Learning can and should be engaging, exciting, compelling, stimulating, satisfying, inspiring, imaginative and even pleasurable. But fun?
I would argue that teaching offers the privilege of living a life informed by highly coveted values and opportunities that money cannot buy.
It is critical that teachers of students with dyslexia can see below the iceberg: All teachers need to understand that dyslexia is a mechanical disability, not an intellectual one.
The stories revealed intimate struggles and triumphs related to race, ethnicity and sexual identity, complex immigration journeys, past learning and employment obstacles, and other life-altering challenges and achievements, with accompanying slices of wisdom gleaned along the way.
It is important for me to assure my young students that many adults know what they know: encouraging cruelty and cultural division is unacceptable at school and a real danger to our political process.
Student-led conferences clearly establish that while adults are there for support, students are expected to own their own learning
"These modifications all embrace the principles of UDL (Universal Design for Learning) which caution against teaching to the imaginary average student. The truth is, our classrooms are full of students who are difficult to categorize because they present quirky profiles."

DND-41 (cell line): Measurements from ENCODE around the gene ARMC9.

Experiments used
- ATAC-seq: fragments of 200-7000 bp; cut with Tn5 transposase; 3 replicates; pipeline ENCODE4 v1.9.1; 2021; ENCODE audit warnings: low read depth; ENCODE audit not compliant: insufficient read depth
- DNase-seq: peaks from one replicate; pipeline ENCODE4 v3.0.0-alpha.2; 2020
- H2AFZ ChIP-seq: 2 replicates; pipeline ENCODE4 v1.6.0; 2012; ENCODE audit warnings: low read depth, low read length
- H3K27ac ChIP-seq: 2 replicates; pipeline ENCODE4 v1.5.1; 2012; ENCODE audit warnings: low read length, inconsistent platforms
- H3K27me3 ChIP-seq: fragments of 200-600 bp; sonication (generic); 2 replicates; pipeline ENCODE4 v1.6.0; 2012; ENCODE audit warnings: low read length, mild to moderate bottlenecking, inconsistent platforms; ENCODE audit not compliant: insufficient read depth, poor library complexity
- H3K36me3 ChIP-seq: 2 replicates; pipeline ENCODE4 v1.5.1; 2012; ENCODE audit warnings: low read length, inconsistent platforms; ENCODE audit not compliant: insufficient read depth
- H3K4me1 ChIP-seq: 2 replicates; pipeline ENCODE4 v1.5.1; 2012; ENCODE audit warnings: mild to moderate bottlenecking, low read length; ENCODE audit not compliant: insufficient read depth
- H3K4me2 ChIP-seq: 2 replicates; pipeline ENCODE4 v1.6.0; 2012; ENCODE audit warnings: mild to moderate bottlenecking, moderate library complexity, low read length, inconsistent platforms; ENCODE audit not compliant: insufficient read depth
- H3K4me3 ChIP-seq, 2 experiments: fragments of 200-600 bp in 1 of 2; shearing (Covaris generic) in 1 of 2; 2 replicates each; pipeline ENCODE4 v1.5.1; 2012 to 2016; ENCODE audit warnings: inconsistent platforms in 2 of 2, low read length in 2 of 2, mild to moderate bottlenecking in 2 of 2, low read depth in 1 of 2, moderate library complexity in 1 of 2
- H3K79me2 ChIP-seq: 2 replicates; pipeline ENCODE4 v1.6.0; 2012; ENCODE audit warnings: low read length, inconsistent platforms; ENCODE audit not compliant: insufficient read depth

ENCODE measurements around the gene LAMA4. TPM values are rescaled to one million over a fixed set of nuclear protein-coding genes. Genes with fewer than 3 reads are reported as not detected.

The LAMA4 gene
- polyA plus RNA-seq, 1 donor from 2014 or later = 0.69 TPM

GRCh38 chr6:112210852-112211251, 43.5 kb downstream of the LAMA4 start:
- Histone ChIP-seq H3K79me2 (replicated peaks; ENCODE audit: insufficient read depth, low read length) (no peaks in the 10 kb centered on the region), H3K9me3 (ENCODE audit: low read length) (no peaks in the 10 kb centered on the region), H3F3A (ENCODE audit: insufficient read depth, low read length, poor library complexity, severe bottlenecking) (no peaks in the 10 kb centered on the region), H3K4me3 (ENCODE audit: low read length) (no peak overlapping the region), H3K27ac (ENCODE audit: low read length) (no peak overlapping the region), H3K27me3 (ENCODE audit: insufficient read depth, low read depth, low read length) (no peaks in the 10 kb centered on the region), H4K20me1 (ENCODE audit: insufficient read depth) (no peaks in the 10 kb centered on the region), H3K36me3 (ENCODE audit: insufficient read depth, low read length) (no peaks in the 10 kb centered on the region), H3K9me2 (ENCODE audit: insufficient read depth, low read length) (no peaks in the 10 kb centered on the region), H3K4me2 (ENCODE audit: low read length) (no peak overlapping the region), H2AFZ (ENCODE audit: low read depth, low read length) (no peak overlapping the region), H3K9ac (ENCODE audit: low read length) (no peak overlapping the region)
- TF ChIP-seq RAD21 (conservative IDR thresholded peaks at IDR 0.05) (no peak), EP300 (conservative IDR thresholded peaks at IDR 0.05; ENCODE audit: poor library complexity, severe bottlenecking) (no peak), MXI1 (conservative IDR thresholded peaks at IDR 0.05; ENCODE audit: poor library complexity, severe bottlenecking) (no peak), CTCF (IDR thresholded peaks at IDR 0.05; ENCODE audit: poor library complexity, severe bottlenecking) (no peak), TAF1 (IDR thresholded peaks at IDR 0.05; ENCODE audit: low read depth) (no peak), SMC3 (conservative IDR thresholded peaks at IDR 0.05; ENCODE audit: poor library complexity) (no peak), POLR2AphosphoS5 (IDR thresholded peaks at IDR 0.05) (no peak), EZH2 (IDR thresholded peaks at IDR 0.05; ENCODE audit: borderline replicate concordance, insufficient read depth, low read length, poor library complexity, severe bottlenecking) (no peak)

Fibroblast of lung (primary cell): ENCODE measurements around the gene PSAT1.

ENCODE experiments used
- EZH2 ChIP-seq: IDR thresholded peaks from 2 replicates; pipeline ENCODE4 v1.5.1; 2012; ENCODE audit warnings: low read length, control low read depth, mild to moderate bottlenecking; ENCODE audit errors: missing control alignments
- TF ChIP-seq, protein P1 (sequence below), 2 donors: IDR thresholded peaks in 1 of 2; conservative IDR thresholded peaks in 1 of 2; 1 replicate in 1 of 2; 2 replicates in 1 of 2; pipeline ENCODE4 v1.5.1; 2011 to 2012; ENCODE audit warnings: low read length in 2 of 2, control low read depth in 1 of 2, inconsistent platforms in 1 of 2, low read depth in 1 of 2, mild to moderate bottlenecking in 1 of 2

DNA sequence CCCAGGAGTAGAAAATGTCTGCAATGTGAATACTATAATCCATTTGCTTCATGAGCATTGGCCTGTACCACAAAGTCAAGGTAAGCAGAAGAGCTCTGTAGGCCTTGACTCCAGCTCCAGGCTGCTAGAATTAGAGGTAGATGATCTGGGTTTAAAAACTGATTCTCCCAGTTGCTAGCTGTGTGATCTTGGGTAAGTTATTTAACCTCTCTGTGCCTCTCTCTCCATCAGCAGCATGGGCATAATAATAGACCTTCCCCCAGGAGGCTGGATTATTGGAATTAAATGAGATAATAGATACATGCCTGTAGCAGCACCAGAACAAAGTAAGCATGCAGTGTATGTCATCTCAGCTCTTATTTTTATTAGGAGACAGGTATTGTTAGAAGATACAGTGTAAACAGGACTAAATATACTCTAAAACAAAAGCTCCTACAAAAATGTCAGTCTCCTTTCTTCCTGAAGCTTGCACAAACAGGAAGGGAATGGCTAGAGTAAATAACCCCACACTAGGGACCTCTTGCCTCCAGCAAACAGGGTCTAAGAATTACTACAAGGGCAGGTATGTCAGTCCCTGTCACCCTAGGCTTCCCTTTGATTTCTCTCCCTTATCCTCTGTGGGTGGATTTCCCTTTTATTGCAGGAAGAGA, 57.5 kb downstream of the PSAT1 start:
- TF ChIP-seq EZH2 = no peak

As a parent or teacher, accepting a child's academic imperfections in any area is a difficult line to draw. How much struggle or challenge should we accept? When do we allow a student be satisfactory at a skill? How do we comfortably define satisfactory? If we accept average performance, are we giving up on the student, or, worse yet, applying a "fixed mindset" when considering their potential and possibilities?
Since dyslexia is, by definition, an unexpected difficulty learning to read in individuals with average to above average intelligence, the ability to read and reference age-appropriate content is a game-changer for dyslexics. Finally, their access to reading content can be defined by their thinking skills, rather than their more limited reading ability.
Somehow, having their teacher champion easier books gave everyone in the class permission to focus on the pleasure of reading rather than framing it as a competitive sport or something that is doomed to be difficult but worthy.